Poker, The Stock Market, And the Greatest Con of All Time

I figured out the stock market. It’s all one big theater play. One big con. In order to explain, I’d like to go on a wide tangent about the game of No Limit Texas Hold ‘Em. It’s relevant. I promise. Believe me? Mmmm excellent.

No Limit Texas Hold ‘Em

The rules of poker are deceptively simple. Each player gets two cards face down that only they can peek at. Each player gets a chance to bet. Each successive player can either raise, call (which means match the bet) or fold. Then the dealer lays out three cards face up on the table for everyone to see and there is another round of betting. One more face up card and a round of betting. Then the fifth and final card placed face up and the final round of betting. 

The secret of poker is that it’s not about what cards you have, it’s how you play them. Imagine having two Jacks and your opponent goes all in (bets everything). Do you call? Are you that bold?  Wouldn’t you feel dumb when it turns out they have a pair of Queens? And so, as the old adage goes, “It’s better to fold and appear stupid, than to go all in and remove all doubt.”

On the other hand, if you expect your opponent to have a Two and a Three, if you see through your opponent’s ruse, you can “call their bluff.” The problem with folding is that it tells your opponent that you’re willing to fold! It means they can get away with bigger and bigger lies. If they never get called out, if you fold every time, they win.

The Stock Market

I’m reading a book called, “The History of the United States in Five Stock Market Crashes” by Scott Nations. The first crash in 1907 was partly caused by a man, Fritz Heinze, who bought enough stock in a bank to have the controlling vote, made himself president, and then loaned himself money to buy more stock in more banks. Banks, he reckoned, were based on trust. As long as there was trust in banks, he could write himself checks and cash them too. (This was common practice back then. I’m not blaming Fritz in particular. He just makes a good example.) 

Banks make money by making smart loans and collecting interest. Banks can only hold as many deposits as people trust the banks to make smart loans. A smart loan is when the risk is small relative to the interest gained, and diversified. For the same reason you don’t put all of your eggs in one basket, you don’t make one giant loan to one person, who works in the same industry as yours. This was not a smart loan because if anything happened to one bank, or one person, the bank would lose all of their money. Although as long as no one called him out on making such a stupid loan, he could continue to write himself loans. He was running a confidence game and hoping no one would call him on his bluff.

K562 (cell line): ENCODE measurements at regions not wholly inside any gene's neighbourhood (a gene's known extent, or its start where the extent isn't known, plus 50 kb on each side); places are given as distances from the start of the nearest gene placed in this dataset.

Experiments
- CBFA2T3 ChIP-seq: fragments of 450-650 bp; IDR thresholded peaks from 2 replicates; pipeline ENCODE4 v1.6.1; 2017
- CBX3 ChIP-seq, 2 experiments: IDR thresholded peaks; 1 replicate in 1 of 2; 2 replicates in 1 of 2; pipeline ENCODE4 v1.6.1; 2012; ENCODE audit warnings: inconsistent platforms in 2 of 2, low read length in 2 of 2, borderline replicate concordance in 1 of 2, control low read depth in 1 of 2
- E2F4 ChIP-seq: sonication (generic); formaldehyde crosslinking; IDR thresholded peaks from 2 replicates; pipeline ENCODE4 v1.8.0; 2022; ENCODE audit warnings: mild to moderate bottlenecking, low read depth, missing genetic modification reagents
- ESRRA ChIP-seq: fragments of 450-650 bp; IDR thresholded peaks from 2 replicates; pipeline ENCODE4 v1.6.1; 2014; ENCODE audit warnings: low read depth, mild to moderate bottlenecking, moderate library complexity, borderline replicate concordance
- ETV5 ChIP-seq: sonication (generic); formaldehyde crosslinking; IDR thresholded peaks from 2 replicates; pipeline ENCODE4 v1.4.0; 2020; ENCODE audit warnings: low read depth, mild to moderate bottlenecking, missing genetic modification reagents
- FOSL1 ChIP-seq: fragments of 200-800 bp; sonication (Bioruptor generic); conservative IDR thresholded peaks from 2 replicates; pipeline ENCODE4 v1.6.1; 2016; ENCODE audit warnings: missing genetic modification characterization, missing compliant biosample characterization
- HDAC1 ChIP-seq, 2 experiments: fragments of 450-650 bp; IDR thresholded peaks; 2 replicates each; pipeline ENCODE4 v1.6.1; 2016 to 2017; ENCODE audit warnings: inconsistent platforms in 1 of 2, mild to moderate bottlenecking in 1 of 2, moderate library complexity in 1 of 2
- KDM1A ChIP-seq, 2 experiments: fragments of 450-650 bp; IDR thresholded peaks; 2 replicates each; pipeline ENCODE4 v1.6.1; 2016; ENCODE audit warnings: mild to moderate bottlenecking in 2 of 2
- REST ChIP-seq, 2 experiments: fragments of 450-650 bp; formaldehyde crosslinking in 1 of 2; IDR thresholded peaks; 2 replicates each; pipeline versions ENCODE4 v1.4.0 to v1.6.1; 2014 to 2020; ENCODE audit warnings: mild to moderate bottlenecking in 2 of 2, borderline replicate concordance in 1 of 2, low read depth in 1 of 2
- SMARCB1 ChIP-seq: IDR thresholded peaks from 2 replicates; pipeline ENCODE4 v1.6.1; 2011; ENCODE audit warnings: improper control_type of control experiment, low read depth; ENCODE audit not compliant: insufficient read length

The brothers, Otto, Aurthur, and Fritz Heinze conspired to manipulate the market (which was legal and common practice too.) Fritz owned United Copper which had a stock on the New York Stock Exchange that they would target. The plan was simple; Otto would borrow money from Fritz to execute numerous buy orders, and simultaneously borrow money to order a few “short” sales. A short is when you expect the price to go down, you borrow stocks and then sell them at a lower price. The motivation behind this scheme is that the flurry of activity would inspire other traders to get in while the going is good and raise the price of the stock.

Unfortunately it all backfired spectacularly. The price didn’t move up as expected. It moved down. Otto had more buy orders than short orders. Which meant that Otto now owed more money that he started with. And when the other traders saw that the price was going down, they all sold too. The price went from $70 down to $10 in a matter of weeks. Which meant Fritz was bankrupt too. And all of his customers at his bank thought, “Why is this bankrupt man running my bank? I better take my money out of the bank just to be safe.” All of his customers thought this and all of them took their money out. 

It might have made front page news and been the end of it… except he wasn’t the only one, nor the biggest bluffer. There were many other men just like Fritz. What brought the stock market to its knees is that not only could you not trust Fritz, but you couldn’t trust his brothers, his associates, vendors, and ultimately people lost trust in both the financial industry and the stock market as a whole. It was as if five people were playing poker, and they all went all-in without even a pair of twos. 

We have since put regulations on banks to prevent daisy chain ownership like Fritz did. Unfortunately, the stock market remains largely unchanged. Certainly there are some aspects of a business that can be broken down to fundamentals: assets, liabilities, management, IP etc. But in large part, it’s still based on borrowed money, bluster, and notoriety. Can any sane person explain to me why Tesla’s stock is $736 and GM is $50 (almost 15x more)? 

The Greatest Con of All Time

The only advice I can faithfully give, from drawing parallels between poker and the stock market, is that it really doesn’t matter what the fundamentals of business are, because there will always be con men who are playing to win, instead of playing to create. At the end of the day, we just have to be aware, and cautious around risky ideas and the people who go “all in” on them. Going all in on a poker hand is often a sign of a weak hand and an overconfident player. But, what are we going to do about it? Shorting the market in today’s terms would look like going all in on gold bullion. Even if shorting the market is the rational course of action, how long would you be willing to hold onto gold while your friends are looking at 10% returns on their stock portfolio? 10 years? And if you’re wrong? You go bust. Sometimes it’s safer just to fold.